In the spirit of embracing varying degrees of worldviews associated with qualitative research along with a quality approach to qualitative research design, researchers can turn their attention to fundamental constructs such as sampling. In the field of psychology, researchers such as Robinson (2014) have proposed a four-point “pan-paradigmatic” sampling framework, and Morrow (2005) emphasizes the idea that “purposeful sampling is used to produce information-rich cases, and a combination of sampling strategies may be used to achieve this purpose.” Braun and Clarke (2019) have their “own rules of thumb and make pragmatic decisions around sampling” with attention to sample size, “recognising that sample size alone is not the only factor at play. Getting different stories can require sampling more widely” (p. 11). And O’Reilly and Parker (2013) link quality to sampling, stating that the “defensibility of the quality of qualitative research, to a considerable extent, relates to sampling adequacy” (p.2).

Sampling is central to qualitative design among other social scientists — such as Adler & Adler (2012) who discuss “theoretical sampling, where researchers purposely seek to interview participants who occupy particular niches in their analysis” (p. 9), and Roller & Lavrakas (2015) who have made sampling a main feature of the Total Quality Framework Credibility component — and researchers in the health sciences. Morse (1991, 2000, 2015, 2020) is widely considered the champion of qualitative health research. Back in 1991, Morse argued for greater attention to sampling in qualitative research, emphasizing the need for closer examination of “the principles of sampling in qualitative research and to consider threats to validity and special problems that occur when making sampling decisions” (p. 129). Fast forward nearly 30 years and Morse continues her discussion of sampling strategies, stating “Sampling is…a strategy that must be approached carefully in light of many factors unique to your [qualitative] project, along with anticipating the ramifications of your sampling decision for the entire project” (2020, p. 5).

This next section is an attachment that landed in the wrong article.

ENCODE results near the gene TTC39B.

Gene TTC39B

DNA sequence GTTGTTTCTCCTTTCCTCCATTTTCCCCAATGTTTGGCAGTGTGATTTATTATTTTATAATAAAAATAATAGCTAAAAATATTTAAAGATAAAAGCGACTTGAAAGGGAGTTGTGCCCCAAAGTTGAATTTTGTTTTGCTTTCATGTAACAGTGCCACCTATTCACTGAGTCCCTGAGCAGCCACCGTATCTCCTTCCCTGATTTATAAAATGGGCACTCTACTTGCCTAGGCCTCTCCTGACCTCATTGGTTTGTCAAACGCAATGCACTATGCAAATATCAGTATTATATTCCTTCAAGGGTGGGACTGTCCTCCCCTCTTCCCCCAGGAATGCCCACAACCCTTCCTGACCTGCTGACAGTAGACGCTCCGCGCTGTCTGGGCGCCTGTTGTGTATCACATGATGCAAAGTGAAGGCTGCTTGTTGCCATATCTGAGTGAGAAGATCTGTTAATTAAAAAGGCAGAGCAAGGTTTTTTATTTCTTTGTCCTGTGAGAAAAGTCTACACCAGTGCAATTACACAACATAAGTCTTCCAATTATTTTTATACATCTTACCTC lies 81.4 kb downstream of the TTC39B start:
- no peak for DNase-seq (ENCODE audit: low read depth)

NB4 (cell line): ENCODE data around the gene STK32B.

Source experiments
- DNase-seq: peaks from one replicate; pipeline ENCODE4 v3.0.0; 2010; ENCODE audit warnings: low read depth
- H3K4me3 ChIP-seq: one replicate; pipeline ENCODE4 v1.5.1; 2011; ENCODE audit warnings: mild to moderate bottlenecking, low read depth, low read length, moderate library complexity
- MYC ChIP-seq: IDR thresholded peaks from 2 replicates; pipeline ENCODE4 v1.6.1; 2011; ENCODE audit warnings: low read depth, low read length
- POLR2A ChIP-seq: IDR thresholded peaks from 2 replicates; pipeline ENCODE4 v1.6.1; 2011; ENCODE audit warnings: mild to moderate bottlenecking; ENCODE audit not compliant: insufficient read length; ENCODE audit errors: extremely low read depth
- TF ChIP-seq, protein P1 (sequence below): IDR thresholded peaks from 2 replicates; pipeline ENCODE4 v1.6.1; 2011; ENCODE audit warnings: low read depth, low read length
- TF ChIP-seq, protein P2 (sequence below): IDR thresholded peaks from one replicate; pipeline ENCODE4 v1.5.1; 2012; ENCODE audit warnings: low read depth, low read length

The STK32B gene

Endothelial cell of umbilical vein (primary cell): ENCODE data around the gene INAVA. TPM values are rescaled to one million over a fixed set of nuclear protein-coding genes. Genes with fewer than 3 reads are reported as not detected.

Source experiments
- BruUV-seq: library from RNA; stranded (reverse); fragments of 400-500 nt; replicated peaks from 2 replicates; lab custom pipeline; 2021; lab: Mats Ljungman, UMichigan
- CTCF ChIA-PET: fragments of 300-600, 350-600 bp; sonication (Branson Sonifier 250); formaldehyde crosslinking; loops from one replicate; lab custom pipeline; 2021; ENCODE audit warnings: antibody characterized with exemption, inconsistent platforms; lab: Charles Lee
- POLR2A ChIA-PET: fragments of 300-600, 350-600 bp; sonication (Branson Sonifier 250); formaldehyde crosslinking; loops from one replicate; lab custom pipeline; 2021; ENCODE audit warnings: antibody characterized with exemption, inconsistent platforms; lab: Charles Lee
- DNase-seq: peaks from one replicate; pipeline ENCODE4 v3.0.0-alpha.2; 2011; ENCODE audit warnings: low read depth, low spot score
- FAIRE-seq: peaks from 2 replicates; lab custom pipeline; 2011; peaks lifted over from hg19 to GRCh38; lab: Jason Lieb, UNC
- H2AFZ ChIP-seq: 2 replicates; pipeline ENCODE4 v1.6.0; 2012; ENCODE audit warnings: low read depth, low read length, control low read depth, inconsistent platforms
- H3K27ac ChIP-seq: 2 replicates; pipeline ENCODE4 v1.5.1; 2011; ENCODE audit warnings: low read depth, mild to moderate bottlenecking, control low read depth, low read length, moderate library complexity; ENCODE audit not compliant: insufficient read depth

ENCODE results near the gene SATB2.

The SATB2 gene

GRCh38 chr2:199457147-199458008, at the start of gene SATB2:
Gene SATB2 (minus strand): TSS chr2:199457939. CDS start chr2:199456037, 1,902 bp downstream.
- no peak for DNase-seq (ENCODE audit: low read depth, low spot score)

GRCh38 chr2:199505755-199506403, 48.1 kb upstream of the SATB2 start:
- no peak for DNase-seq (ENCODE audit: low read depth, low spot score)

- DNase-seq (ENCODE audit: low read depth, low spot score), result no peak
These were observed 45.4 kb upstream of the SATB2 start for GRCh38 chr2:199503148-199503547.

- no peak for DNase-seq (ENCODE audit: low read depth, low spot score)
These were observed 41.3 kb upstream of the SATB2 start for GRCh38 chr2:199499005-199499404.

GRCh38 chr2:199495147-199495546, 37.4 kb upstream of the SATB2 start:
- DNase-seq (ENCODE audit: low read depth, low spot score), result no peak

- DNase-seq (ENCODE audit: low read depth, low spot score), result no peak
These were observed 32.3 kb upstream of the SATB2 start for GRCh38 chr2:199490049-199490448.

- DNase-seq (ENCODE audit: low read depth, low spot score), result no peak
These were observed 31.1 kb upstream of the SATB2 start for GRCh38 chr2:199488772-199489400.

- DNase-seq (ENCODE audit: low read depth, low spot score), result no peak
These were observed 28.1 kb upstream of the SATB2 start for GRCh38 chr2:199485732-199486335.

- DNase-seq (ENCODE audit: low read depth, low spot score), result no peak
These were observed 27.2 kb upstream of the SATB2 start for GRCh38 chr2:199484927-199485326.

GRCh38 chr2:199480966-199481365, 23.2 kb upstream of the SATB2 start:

Another shared construct — bias — is the focus of Part 2 in this discussion.